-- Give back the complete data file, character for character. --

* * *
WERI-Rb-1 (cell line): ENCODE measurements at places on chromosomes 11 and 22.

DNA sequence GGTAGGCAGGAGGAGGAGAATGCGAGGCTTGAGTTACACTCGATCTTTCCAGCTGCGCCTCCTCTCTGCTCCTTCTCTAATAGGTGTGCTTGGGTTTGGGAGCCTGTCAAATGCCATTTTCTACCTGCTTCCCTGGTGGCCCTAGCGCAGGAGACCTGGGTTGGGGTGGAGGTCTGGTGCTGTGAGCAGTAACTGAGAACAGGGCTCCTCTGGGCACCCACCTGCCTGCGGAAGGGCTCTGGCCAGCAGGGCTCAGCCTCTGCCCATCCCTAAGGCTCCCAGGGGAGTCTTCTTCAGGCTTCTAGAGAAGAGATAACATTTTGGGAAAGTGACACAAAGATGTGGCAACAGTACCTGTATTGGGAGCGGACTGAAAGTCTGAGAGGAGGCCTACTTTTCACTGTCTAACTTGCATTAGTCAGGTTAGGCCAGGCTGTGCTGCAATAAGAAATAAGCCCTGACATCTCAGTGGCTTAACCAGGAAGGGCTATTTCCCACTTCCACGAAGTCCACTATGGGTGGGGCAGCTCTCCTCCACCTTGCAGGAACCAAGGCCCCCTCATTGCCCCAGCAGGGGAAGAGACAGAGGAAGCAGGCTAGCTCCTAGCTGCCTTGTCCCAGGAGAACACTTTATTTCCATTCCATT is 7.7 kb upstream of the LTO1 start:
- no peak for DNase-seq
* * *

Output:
WERI-Rb-1 (cell line): ENCODE measurements at places on chromosomes 11 and 22.

DNA sequence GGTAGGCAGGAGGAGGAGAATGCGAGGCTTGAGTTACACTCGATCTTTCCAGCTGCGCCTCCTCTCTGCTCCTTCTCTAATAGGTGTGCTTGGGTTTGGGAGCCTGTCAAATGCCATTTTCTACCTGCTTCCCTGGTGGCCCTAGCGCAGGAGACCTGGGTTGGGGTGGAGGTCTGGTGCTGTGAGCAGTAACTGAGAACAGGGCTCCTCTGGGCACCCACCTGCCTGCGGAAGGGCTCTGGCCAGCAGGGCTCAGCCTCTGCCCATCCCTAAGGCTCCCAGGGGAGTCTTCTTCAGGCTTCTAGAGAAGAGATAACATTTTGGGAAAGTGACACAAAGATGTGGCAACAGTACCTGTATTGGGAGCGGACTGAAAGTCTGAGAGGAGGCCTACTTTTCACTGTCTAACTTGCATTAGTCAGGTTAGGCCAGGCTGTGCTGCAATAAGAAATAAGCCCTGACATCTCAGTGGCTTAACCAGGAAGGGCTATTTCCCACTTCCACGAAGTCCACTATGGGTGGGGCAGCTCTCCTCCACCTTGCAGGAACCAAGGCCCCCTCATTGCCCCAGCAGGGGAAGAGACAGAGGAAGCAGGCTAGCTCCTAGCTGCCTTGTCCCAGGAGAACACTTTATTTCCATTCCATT is 7.7 kb upstream of the LTO1 start:
- no peak for DNase-seq